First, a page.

EXTENSIVE PRODUCTION PROCESSTitanium – is the material for aerospace industry: extremely light, exceptionally resistant, and durable. Wherever high stability and less weight are required this material is the first choice. That is why HIRSCHMANN uses titanium for the inner rings of their newest generation of spherical bearings. It transmits forces and movement, and must be flexible and highly resistant at the same time. This high-quality material is in the same league as ceramic, but at a much more affordable price. With these characteristics titanium is a constant in aerospace technology. But titanium is in high demand, and cold forming is difficult. This is the reason why HIRSCHMANN relies on a material combination and uses aluminum for the outer part of their lightweight spherical bearings.
Inner ring made of titanium with coating
Titanium – a successful storyFound in the earth’s crust, titanium is one of the ten most abundant elements but nearly exclusively occurs chemically bound as element of minerals. In 1791 in England, amateur chemist William Gregor discovered titanium in Ilmenite. Four years later, the German chemist Heinrich Klaproth found it in Rutile and named the element for the Titans of Greek Mythology. Only in 1831 Justus von Liebig was successful in extracting metallic titanium from the ore. Pure metallic titanium (99,9%) was first prepared in 1910 by Matthew A. Hunter by heating TiCl4 with sodium at 700-800°C in a steel bomb. At the end of the 1930s, William Justin Kroll developed a new process for titanium extraction and used it for commercial production. Main mining regions are Australia, Scandinavia, North America, the Ural, and Malaysia - in 2010 new sources occurred in Paraguay.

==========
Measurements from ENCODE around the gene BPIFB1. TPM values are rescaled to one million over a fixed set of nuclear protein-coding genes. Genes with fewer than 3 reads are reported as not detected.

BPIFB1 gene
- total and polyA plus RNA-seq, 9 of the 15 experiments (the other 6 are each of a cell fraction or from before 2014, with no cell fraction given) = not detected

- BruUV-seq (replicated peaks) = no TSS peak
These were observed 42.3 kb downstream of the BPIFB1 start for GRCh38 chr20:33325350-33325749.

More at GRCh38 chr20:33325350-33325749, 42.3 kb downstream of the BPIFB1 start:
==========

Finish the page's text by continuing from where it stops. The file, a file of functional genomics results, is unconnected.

Pure titanium can hardly be found in soil and must be extracted from titanic iron ore (Ilmenite) or Rutile. The extensive production process is reflected in the price for titanium which is 35 times higher than the price for steel alloys and 200 times higher than the price for crude steel (as of 2013). The largest producers are Australia, South Africa, Canada, China, and Norway.